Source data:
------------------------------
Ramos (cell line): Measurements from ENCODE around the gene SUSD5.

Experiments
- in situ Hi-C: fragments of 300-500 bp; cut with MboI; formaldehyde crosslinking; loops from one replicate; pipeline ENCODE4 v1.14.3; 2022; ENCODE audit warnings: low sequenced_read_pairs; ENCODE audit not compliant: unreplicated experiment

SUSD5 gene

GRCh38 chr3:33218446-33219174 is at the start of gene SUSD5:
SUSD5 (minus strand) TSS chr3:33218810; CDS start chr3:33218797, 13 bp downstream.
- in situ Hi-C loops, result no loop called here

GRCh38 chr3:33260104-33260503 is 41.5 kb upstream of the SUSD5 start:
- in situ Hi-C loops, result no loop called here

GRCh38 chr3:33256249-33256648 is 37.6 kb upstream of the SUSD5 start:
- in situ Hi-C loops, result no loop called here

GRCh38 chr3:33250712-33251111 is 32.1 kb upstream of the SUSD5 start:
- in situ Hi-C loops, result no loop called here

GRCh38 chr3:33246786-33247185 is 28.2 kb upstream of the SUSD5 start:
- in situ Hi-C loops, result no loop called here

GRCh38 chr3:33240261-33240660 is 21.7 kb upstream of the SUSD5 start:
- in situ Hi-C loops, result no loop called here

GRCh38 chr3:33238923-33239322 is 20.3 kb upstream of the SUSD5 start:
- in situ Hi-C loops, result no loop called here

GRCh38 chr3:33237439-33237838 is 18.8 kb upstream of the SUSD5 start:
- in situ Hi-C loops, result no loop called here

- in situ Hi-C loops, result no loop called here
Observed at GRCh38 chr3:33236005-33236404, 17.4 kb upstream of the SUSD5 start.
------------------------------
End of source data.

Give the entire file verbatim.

Ramos (cell line): Measurements from ENCODE around the gene SUSD5.

Experiments
- in situ Hi-C: fragments of 300-500 bp; cut with MboI; formaldehyde crosslinking; loops from one replicate; pipeline ENCODE4 v1.14.3; 2022; ENCODE audit warnings: low sequenced_read_pairs; ENCODE audit not compliant: unreplicated experiment

SUSD5 gene

GRCh38 chr3:33218446-33219174 is at the start of gene SUSD5:
SUSD5 (minus strand) TSS chr3:33218810; CDS start chr3:33218797, 13 bp downstream.
- in situ Hi-C loops, result no loop called here

GRCh38 chr3:33260104-33260503 is 41.5 kb upstream of the SUSD5 start:
- in situ Hi-C loops, result no loop called here

GRCh38 chr3:33256249-33256648 is 37.6 kb upstream of the SUSD5 start:
- in situ Hi-C loops, result no loop called here

GRCh38 chr3:33250712-33251111 is 32.1 kb upstream of the SUSD5 start:
- in situ Hi-C loops, result no loop called here

GRCh38 chr3:33246786-33247185 is 28.2 kb upstream of the SUSD5 start:
- in situ Hi-C loops, result no loop called here

GRCh38 chr3:33240261-33240660 is 21.7 kb upstream of the SUSD5 start:
- in situ Hi-C loops, result no loop called here

GRCh38 chr3:33238923-33239322 is 20.3 kb upstream of the SUSD5 start:
- in situ Hi-C loops, result no loop called here

GRCh38 chr3:33237439-33237838 is 18.8 kb upstream of the SUSD5 start:
- in situ Hi-C loops, result no loop called here

- in situ Hi-C loops, result no loop called here
Observed at GRCh38 chr3:33236005-33236404, 17.4 kb upstream of the SUSD5 start.